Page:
Decrease in female MPs between 2005 and 2009: Nghidinwa

12 Jul 2014 14:40pm
SWAKOPMUND, 12 JUL (NAMPA) – The number of women in Parliament dropped from 30 per cent in 2005 to 25 per cent in 2009, Member of Parliament (MP) and Minister of Gender Equality and Child Welfare Rosalia Nghidinwa says.
“Since Independence in 1990, slow progress has been noted with concern regarding gender equality in the country. For example, the proportion of women in Parliament was 30 per cent during the 2005 national elections and it dropped to 25 per cent during the 2009 national elections,” she said while speaking during the opening of a women’s seminar at Swakopmund on Friday.
At the official opening of the Heads of Mission Conference here on Monday, President Hifikepunye Pohamba said his wish is that more women will occupy leadership positions in Government in future.
Nghidinwa noted that despite the fact that women make up 51 per cent of Namibia’s population, making them the majority, they are still poorly represented in all State-elected structures.
The minister said this is despite a progressive law on Affirmative Action which favours the appointment of women.
She went on to say that as a result of the drop in the number of female MPs, last year her ministry held a conference on women in politics and decision-making in Namibia.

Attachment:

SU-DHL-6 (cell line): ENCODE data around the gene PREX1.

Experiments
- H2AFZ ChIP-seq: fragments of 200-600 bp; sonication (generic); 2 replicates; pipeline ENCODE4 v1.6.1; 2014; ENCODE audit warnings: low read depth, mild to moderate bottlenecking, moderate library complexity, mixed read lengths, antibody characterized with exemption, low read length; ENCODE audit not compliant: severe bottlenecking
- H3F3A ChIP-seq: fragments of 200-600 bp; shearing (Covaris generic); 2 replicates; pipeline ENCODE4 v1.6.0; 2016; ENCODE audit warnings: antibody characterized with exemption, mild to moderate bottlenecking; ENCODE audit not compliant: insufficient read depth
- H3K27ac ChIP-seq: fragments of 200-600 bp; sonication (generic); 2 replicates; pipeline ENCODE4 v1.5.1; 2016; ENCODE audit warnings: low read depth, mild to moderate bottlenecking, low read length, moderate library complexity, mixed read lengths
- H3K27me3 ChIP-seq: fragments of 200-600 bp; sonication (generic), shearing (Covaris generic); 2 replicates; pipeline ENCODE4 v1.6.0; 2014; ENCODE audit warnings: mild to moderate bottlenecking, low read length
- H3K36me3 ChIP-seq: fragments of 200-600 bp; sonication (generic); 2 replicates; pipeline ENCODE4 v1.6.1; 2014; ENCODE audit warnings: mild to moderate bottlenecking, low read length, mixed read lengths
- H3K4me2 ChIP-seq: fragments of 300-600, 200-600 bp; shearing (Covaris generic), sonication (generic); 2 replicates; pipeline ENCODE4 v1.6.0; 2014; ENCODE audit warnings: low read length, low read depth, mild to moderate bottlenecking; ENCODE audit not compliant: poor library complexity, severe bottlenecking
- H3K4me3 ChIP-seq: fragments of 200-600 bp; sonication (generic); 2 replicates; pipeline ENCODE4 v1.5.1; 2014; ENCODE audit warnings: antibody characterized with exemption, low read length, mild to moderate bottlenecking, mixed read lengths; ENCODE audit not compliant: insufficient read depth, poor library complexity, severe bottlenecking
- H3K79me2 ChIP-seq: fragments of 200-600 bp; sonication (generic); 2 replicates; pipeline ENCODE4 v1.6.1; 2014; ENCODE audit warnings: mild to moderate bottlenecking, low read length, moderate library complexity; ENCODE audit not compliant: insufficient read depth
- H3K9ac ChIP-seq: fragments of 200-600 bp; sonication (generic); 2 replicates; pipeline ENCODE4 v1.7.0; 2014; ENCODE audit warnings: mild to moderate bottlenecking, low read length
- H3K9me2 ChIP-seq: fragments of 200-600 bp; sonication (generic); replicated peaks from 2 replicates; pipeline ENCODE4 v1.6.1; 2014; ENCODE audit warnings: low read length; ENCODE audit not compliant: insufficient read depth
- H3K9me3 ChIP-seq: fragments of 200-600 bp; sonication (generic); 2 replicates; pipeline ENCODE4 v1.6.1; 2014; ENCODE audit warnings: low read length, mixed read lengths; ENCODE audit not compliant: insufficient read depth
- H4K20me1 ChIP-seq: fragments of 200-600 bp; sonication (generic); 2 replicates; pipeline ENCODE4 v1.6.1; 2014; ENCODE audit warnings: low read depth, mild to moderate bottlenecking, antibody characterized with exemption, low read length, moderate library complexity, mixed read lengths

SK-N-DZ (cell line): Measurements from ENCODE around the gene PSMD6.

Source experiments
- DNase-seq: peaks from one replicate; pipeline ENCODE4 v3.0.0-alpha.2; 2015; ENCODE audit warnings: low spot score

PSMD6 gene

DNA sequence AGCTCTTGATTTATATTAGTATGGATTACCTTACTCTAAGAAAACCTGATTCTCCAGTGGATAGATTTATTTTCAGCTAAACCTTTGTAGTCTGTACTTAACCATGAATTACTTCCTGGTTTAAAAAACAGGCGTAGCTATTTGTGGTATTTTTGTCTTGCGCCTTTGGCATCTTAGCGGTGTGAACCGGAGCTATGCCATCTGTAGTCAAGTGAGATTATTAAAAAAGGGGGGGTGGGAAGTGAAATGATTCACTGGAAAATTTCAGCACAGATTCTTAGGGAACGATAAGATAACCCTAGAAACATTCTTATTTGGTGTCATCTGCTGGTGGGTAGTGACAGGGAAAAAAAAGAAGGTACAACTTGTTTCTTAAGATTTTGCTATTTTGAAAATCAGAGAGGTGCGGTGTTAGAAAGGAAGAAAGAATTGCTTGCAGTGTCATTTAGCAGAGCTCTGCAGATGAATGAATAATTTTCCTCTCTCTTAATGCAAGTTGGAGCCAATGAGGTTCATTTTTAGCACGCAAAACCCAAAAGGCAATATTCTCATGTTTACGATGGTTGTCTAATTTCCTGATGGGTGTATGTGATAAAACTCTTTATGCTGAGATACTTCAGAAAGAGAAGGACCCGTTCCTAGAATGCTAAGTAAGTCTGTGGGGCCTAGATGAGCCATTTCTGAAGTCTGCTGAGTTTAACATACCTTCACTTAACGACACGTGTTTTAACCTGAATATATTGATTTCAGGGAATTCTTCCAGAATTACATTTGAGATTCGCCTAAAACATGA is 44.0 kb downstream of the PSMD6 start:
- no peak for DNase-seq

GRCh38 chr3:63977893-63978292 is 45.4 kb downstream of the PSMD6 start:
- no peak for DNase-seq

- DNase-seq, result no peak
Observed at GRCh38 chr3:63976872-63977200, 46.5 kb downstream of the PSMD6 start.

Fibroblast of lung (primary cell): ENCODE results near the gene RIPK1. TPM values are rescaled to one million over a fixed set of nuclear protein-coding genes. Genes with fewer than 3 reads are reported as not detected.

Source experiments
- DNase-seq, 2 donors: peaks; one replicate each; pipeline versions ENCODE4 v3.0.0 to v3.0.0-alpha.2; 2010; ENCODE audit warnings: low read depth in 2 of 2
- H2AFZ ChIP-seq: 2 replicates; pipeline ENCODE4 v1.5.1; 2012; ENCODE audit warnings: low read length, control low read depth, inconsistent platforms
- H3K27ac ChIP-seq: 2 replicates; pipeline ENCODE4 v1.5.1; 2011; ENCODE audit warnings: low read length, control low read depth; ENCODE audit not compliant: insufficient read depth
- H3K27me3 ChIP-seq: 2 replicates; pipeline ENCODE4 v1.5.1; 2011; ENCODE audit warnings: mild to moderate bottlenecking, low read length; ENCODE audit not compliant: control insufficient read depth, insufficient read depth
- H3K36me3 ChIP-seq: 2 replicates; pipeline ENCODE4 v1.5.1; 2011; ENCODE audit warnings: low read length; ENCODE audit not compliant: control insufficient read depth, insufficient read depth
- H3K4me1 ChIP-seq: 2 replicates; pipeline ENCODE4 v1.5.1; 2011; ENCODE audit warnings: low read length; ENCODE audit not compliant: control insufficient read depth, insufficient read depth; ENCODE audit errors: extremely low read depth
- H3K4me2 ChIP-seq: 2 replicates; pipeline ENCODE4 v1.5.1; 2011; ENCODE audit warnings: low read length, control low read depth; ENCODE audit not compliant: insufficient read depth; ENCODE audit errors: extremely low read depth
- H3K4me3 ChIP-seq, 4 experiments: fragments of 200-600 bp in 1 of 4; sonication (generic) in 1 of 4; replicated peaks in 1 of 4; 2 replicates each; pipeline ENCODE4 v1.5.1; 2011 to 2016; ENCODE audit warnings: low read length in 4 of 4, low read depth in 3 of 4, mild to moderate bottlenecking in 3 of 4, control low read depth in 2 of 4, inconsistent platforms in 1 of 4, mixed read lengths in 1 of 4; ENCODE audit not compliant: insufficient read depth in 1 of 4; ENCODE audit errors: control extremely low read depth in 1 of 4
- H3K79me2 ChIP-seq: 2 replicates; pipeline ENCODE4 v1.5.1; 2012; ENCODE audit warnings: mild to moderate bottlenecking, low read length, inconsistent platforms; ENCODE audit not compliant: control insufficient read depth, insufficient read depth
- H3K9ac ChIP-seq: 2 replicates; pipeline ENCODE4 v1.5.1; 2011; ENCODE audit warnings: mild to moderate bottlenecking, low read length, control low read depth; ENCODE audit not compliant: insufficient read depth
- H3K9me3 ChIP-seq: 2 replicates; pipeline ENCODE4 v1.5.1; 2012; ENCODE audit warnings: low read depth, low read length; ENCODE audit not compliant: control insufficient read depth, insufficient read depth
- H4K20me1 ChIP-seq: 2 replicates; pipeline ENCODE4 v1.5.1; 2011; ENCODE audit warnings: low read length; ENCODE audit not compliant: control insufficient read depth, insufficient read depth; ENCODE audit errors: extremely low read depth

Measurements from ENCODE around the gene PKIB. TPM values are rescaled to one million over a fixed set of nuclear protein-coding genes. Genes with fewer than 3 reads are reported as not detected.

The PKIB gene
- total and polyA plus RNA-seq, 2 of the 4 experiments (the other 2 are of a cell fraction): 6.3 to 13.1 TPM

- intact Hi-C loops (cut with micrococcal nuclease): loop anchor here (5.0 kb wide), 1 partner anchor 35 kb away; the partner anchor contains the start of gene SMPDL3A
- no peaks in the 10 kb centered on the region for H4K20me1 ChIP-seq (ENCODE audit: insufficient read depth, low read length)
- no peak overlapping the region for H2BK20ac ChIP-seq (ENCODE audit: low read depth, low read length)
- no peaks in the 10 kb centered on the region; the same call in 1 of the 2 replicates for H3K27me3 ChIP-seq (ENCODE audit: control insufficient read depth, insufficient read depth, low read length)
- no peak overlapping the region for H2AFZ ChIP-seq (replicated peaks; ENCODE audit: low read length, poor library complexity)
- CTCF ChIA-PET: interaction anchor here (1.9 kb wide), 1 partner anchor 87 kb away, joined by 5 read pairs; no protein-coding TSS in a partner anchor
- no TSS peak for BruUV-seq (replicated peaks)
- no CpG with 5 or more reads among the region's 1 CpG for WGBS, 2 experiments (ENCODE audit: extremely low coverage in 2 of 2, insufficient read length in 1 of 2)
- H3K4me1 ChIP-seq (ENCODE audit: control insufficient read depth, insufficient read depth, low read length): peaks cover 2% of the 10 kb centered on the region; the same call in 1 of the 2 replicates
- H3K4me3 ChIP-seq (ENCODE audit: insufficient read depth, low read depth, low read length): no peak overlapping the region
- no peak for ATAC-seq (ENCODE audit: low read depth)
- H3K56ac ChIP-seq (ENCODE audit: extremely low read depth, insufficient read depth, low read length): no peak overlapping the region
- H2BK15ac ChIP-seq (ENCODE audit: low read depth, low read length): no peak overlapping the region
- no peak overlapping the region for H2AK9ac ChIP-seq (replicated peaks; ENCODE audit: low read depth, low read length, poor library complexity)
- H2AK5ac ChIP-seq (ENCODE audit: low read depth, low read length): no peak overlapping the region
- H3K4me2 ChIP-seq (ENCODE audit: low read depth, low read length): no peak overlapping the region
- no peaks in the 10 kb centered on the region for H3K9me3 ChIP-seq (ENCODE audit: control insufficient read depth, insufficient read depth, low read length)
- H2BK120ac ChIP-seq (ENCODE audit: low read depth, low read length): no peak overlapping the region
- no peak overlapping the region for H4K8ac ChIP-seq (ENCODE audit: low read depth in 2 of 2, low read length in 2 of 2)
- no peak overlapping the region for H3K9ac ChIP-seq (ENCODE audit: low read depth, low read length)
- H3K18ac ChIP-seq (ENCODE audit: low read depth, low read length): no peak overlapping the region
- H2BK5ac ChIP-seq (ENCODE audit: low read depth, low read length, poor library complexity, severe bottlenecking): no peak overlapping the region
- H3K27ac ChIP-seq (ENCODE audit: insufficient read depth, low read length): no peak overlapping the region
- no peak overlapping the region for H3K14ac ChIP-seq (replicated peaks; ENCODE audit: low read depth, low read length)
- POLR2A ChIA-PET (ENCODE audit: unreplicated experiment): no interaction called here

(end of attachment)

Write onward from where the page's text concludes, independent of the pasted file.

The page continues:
The conference was held for political parties and other stakeholders to deliberate on the significance of achieving gender equality and women empowerment in the country.
Nghidinwa said it was the expectation of the conference that political parties review and amend their respective constitutions to embrace the 50/50 gender representation in all their structures, as well as to mainstream gender perspectives in their manifestos.
“At this juncture, I would like to congratulate the ruling Swapo-Party which amended its constitution to pave the way for 50/50 gender representation in all structures,” the Gender Equality Minister said.
She further noted that gender equality should also be considered in other organisations by encouraging and seeking female board members and advisors for powerful positions.
Nghidinwa indicated that women in such decision-making positions would help organisations to consider what is best for other women as they would keep their interests in mind and also serve as role models.
“When women lead side-by-side with men, it is good for equality and democracy, as well as peace and stability. This is one of the reasons we have peace in this country,” she remarked.
She also used the opportunity to encourage Namibian women to know their rights and fight child marriage, unemployment, teenage pregnancy and harassment in the workplace.
“My girls, you need to stand up and fight these things yourselves. Nobody from other countries will do it for you. However, you can only do that when you know your roles and rights,” said the minister.
The two-day women’s seminar held under the theme ‘The role of women in leadership in the 21st century in conjunction with Pan-Africanism’ discussed issues affecting women in Namibia and Africa in general.
It was organised by Giant Thoughts Consultants in conjunction with the Ministry of Gender Equality and Child Welfare and other stakeholders.
More than 40 women and girls from the Erongo and other regions attended the seminar.